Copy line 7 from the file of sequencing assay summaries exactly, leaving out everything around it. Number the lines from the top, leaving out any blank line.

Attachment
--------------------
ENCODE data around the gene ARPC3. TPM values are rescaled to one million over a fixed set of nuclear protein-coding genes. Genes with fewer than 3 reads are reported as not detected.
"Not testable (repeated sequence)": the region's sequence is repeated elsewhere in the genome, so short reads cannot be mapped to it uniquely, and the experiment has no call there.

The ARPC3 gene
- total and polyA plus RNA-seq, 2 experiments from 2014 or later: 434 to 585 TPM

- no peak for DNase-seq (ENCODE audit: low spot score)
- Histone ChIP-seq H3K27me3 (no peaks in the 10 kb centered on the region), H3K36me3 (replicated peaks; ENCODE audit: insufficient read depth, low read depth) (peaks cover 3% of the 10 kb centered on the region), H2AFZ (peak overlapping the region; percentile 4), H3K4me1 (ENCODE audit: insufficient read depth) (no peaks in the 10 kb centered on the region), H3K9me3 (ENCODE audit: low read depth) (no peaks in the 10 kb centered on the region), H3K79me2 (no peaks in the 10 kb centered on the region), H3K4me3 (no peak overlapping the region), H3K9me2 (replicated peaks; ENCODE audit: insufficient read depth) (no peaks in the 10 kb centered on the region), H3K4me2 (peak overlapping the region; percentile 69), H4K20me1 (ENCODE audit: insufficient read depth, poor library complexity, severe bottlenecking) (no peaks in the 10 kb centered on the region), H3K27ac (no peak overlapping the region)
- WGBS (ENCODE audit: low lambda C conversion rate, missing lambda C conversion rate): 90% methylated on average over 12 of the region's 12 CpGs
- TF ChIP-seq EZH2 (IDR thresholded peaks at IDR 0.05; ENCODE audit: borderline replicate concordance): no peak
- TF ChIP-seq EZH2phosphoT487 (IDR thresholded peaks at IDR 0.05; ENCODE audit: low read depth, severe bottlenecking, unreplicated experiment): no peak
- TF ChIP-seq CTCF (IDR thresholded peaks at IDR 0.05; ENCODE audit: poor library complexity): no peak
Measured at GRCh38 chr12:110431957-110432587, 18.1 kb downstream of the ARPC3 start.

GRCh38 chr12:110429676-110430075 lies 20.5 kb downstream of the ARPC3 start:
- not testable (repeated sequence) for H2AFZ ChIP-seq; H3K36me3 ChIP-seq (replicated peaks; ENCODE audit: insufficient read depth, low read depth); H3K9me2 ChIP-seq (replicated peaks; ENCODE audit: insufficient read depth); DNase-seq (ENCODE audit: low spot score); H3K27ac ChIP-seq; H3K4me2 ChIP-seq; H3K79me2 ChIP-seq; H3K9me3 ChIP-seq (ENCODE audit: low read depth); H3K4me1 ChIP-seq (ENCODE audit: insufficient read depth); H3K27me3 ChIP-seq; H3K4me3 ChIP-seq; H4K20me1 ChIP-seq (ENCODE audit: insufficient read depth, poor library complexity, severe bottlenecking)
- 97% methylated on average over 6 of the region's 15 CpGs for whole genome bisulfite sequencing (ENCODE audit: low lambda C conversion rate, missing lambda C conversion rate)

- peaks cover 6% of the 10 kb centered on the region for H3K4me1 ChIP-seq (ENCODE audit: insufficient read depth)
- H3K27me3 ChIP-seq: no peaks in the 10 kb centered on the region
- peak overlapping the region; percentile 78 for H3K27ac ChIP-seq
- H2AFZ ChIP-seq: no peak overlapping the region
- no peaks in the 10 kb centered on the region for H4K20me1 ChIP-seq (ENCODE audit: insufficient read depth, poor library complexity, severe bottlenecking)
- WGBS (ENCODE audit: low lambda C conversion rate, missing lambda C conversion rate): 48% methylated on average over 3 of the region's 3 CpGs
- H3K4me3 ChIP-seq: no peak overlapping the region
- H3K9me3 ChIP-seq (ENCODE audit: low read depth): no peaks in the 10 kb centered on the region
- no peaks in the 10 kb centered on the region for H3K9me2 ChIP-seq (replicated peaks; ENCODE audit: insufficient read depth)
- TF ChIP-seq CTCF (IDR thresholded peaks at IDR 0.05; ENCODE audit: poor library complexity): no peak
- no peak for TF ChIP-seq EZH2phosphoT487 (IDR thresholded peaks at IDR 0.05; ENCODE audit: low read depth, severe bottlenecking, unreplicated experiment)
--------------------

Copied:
- WGBS (ENCODE audit: low lambda C conversion rate, missing lambda C conversion rate): 90% methylated on average over 12 of the region's 12 CpGs